“I’m not in this race to slow the rise of the oceans or to heal the planet.” Republican Presidential Candidate Governor Mitt Romney, an interview on “Meet the Press”, September, 2012.
This month, Development Roast has published several posts offering insights into different principles and practices of green accounting. After our overview of European experience with environmental accounting, we now turn to North America. Excluding Mexico (which will be discussed next week in the Latin America update), the two remaining countries show us quite different experiences with greening the national accounts. While Canada has shown to be an example of comprehensive implementation, the United States suspended its national project for environmental accounting in 1995 and hasn’t made large attempts to develop these accounts since.
Canadian efforts to quantify and value the environment started in the 1970s, but in 1991 the government asked its national statistics body (Statistics Canada) to develop an actual system to analyze the relation between the economy and the environment. In 2006, Statistics Canada released a comprehensive document of Canada’s environmental accounts. The system developed is called the Canadian System of Environmental and Resource Accounts (CSERA). It uses both physical and monetary measurements to account for the country’s natural wealth (Natural Resource Stock Accounts), the material and energy requirements of the economy (Material and Energy Flow Accounts) and also for the expenditure in environmental protection (Environmental Protection Expenditure Accounts).
The accounts are very comprehensive and include measures of oil, natural gas, minerals, timber, land, greenhouse gas emissions, water, fish, and agricultural products. However, one key limitation of the CSERA is that it doesn’t calculate sustainability indicators such as the Environmentally Adjusted Net Domestic Product (EDP). The EDP is a way of calculating the wealth of the entire country that includes non-extracted natural resources and discounts for depleted environments and waste emissions. In principle, it is the end goal of monetary environmental accounting since it can adjust economic indicators with the environmental situation of the country. If greening the accounts makes a country’s economic indicators look bad, the logic is that it will lead to greener policy-making.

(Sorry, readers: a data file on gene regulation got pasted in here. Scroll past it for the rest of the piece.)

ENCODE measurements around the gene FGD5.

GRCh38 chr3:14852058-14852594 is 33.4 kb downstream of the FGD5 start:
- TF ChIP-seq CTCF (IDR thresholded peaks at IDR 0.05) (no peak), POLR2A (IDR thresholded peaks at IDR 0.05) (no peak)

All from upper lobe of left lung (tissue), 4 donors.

In order to value the natural resources monetarily, the Canadian system uses several accounting methods, but its basic principle is to calculate the income that can be generated from extracting each resource over its useful lifetime. For example, they calculate the economic value of a standing forest by estimating how much money would be earned from logging it. However, if one is to take the principles of environmental accounting seriously, they should attempt to estimate the cost of everything that the resource provides, as hard and subjective as that can be. In the case of forests, that would include accounting for the ecosystem services it provides “for free” (like carbon capture, clean air, and habitat for wildlife, among others) and valuing it accordingly.
Drawing on the same environmental stocks and flows accounts, a more recent 2011 study by Statistics Canada demonstrates progress in the sustainability of Canada’s economy but also shows sectors that have not improved. On one hand, waste diversion, recycling, business spending with environmental protection, and stocks of crude bitumen (a type of petroleum) have increased. On the other, household emissions of greenhouse gases have increased and water yield (the water that replenishes the stocks of water contained in the country’s lakes, rivers, and aquifers) was depleted.